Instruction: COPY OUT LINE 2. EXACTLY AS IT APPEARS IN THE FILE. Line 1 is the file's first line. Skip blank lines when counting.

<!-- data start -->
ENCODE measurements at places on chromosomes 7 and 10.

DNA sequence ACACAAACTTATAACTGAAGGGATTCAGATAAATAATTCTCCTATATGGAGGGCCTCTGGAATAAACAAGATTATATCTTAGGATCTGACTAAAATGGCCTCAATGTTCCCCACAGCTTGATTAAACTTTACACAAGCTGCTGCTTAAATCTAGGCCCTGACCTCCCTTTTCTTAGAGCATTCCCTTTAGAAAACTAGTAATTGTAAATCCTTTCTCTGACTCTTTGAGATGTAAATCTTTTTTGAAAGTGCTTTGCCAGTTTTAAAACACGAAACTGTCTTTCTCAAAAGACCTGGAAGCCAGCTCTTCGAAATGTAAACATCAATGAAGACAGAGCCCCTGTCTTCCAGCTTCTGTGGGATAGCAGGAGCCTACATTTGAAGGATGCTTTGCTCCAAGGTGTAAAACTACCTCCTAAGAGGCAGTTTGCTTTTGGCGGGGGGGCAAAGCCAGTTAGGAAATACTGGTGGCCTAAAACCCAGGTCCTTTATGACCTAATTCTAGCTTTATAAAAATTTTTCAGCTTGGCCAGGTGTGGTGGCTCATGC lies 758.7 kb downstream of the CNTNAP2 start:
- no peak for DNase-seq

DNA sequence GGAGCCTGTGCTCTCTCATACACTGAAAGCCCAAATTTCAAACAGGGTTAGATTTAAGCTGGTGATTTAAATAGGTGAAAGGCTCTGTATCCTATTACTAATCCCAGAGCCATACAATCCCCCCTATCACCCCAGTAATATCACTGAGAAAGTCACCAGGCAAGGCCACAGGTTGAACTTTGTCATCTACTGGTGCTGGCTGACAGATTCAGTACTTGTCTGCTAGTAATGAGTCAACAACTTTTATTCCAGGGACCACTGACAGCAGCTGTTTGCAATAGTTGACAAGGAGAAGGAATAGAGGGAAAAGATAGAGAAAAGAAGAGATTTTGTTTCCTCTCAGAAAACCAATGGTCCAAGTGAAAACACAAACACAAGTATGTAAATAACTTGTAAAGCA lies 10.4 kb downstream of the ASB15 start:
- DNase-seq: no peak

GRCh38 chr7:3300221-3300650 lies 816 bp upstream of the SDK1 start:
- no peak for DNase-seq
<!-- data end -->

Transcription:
DNA sequence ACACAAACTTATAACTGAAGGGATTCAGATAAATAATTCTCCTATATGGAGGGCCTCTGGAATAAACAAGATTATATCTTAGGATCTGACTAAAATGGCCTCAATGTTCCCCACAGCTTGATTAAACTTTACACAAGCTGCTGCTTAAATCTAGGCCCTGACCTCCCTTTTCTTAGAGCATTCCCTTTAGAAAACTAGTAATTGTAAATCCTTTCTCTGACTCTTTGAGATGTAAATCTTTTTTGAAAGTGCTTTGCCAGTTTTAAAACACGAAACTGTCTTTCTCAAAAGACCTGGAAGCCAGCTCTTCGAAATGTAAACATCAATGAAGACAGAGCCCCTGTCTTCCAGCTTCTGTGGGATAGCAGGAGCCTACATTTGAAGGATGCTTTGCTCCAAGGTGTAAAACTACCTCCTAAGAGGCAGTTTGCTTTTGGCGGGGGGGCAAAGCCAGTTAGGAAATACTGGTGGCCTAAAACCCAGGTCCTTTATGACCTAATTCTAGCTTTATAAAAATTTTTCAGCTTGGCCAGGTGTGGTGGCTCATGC lies 758.7 kb downstream of the CNTNAP2 start: